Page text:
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Coping Strategies and Health in a National Sample of Sexual Minority Women

Authors


  • Keren Lehavot is now at VA Puget Sound Health Care System, Seattle, WA. The research on which this article is based was supported by Centers for Disease Control Grant for Public Health Research Dissertation (R36 CD000996) awarded to Keren Lehavot when she was a graduate student in the Department of Psychology, University of Washington. The author thanks Jane Simoni, her graduate school advisor.

concerning this article should be addressed to Keren Lehavot, VA Puget Sound Health Care System, 1660 South Columbian Way, Seattle, WA 98108. Electronic mail may be sent to klehavot@uw.edu.

Abstract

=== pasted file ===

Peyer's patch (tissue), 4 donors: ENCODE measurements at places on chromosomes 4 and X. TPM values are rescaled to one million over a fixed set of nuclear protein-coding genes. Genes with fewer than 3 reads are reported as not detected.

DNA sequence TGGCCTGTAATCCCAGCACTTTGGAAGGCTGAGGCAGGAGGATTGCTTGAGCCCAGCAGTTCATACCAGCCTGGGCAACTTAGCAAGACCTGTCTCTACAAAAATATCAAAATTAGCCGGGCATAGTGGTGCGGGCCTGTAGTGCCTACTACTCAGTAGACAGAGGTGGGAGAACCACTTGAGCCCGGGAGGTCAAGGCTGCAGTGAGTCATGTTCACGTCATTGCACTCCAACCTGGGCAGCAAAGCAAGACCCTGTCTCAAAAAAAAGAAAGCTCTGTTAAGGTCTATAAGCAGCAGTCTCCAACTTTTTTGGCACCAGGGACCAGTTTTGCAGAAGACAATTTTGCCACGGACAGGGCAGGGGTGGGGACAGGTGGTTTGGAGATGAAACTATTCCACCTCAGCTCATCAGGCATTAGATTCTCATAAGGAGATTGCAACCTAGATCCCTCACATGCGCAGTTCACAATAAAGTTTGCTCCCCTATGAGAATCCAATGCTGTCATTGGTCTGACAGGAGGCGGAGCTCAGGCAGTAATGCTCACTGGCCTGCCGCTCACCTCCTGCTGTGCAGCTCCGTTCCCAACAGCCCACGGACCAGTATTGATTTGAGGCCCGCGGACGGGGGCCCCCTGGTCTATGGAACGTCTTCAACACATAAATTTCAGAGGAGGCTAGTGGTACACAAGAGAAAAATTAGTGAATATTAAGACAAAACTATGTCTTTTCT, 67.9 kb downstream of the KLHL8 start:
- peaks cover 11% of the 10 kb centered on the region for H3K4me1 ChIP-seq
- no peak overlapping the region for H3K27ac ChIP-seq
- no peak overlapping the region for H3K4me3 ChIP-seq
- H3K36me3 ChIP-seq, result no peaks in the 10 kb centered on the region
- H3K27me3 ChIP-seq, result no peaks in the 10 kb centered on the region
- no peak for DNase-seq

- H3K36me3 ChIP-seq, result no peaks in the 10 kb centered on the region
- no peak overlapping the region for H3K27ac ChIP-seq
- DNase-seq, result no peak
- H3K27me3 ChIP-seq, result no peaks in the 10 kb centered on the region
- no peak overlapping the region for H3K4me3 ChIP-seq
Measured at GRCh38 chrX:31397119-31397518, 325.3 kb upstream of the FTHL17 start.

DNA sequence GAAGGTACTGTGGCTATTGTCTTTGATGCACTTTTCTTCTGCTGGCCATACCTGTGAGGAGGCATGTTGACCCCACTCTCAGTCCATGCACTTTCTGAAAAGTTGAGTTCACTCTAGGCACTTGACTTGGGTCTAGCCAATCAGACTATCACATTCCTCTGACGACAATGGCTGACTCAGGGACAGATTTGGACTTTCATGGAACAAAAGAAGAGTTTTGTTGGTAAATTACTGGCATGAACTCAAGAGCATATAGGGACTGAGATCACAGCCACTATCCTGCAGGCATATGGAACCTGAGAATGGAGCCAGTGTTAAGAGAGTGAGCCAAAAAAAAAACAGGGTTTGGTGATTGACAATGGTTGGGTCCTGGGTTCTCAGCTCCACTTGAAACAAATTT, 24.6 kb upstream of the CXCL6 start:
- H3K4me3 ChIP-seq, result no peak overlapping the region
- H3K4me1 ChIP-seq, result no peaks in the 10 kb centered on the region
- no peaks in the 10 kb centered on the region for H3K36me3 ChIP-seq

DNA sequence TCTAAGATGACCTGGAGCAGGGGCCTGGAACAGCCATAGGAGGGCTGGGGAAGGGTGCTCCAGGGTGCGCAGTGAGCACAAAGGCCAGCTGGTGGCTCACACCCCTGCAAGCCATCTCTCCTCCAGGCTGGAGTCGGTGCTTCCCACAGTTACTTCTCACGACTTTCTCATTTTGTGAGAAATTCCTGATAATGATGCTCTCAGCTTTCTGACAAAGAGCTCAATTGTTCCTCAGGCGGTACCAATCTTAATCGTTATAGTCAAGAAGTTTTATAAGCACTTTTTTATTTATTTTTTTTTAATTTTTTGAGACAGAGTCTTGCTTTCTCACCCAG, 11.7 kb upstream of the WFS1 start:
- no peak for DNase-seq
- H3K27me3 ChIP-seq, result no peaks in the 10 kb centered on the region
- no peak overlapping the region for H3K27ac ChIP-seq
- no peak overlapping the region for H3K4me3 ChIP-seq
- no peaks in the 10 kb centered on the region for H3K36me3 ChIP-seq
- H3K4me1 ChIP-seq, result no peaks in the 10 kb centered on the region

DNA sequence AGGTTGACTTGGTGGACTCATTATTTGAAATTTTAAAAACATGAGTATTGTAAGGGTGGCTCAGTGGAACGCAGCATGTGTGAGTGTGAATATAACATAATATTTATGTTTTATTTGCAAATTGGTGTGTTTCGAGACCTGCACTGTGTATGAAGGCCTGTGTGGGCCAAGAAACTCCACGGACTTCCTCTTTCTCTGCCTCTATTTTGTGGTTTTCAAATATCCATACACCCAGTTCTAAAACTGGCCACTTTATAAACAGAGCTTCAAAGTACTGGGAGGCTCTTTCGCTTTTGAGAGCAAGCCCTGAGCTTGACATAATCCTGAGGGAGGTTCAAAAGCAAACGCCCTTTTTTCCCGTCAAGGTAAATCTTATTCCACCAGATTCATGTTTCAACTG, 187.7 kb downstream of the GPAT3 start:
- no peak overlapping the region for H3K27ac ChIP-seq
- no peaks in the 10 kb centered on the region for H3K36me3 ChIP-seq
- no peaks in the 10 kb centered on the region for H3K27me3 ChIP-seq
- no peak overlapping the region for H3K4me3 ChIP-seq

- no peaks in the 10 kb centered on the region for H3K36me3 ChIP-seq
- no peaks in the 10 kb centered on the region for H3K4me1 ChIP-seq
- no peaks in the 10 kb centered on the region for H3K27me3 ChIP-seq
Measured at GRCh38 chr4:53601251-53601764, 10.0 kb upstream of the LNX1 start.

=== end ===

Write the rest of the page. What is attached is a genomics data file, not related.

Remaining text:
Coping strategies have been shown to significantly influence mental and physical health among heterosexual and medically ill populations. These associations have not been thoroughly examined among sexual minority women, who are known to shoulder a high burden of disease. This study assesses the impact of adaptive and maladaptive coping on mental and physical health among 1,381 lesbian and bisexual women and examines the potential mediating role of maladaptive coping in explaining bisexual women’s poorer health relative to lesbians. Participants completed a web-based survey that assessed demographic characteristics, social support, adaptive and maladaptive coping strategies, and mental and physical health. Maladaptive coping strategies, especially behavioral disengagement and self-blame, were significantly associated with mental and physical health. Coping was more strongly predictive of mental health than physical health, and maladaptive coping more strongly predictive of health outcomes than demographics, social support, and adaptive coping. Interactions between social support and coping were generally not significant. Additionally, bisexual women reported more adverse mental and physical health outcomes than lesbians, and maladaptive coping significantly mediated these relationships. Providers working with sexual minority women may wish to pay particular attention to maladaptive coping strategies, countering these with adaptive, empowerment-based interventions.

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